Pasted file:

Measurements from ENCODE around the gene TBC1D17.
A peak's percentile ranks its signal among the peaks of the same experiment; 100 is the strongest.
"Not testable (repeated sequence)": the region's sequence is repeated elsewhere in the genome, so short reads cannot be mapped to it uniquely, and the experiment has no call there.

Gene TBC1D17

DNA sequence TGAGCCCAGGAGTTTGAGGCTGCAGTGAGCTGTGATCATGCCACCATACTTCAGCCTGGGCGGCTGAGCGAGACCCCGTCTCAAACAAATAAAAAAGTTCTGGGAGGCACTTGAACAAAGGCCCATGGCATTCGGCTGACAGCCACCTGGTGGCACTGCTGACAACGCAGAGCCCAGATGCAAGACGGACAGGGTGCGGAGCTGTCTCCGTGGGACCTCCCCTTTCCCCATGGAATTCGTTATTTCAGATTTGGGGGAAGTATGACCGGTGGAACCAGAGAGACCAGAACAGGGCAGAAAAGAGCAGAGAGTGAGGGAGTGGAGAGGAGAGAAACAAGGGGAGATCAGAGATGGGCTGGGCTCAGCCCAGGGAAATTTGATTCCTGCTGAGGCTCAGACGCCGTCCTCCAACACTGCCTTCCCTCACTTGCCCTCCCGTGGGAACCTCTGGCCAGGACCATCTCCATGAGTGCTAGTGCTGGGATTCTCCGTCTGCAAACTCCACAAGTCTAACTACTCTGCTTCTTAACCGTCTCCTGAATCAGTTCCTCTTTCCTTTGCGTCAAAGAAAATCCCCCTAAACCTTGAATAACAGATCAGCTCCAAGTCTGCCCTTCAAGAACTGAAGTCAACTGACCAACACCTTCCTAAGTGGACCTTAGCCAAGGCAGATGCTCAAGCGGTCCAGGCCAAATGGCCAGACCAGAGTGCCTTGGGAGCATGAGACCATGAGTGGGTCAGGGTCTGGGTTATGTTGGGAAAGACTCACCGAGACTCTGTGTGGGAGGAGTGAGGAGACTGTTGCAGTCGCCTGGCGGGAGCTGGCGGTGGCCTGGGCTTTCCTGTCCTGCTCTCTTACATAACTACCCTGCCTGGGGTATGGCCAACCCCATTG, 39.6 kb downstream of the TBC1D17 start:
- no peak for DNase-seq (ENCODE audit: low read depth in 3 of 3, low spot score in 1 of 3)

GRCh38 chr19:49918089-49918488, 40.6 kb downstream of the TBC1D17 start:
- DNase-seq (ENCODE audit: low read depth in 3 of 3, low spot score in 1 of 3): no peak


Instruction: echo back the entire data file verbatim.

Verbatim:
Measurements from ENCODE around the gene TBC1D17.
A peak's percentile ranks its signal among the peaks of the same experiment; 100 is the strongest.
"Not testable (repeated sequence)": the region's sequence is repeated elsewhere in the genome, so short reads cannot be mapped to it uniquely, and the experiment has no call there.

Gene TBC1D17

DNA sequence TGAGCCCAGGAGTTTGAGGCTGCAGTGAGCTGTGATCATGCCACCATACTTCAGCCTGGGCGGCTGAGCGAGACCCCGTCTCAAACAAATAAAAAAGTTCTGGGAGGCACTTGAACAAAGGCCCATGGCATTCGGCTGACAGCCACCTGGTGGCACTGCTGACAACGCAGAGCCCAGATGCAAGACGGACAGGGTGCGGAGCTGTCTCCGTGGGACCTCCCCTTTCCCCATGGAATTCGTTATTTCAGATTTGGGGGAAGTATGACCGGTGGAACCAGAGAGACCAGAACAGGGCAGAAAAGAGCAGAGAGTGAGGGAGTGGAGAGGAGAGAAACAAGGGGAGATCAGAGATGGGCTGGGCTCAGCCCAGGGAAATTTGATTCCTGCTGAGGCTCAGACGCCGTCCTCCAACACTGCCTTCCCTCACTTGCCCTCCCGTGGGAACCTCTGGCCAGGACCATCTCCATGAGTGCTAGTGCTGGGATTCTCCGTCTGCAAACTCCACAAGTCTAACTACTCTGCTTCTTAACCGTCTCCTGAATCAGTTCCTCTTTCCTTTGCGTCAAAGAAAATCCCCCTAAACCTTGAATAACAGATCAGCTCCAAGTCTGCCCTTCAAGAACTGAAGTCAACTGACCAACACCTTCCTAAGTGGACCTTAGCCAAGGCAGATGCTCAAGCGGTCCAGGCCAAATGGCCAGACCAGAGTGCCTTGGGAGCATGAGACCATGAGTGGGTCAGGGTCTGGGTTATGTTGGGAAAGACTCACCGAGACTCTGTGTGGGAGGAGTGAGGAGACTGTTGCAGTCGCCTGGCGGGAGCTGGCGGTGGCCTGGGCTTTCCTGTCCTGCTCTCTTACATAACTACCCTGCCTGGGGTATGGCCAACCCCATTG, 39.6 kb downstream of the TBC1D17 start:
- no peak for DNase-seq (ENCODE audit: low read depth in 3 of 3, low spot score in 1 of 3)

GRCh38 chr19:49918089-49918488, 40.6 kb downstream of the TBC1D17 start:
- DNase-seq (ENCODE audit: low read depth in 3 of 3, low spot score in 1 of 3): no peak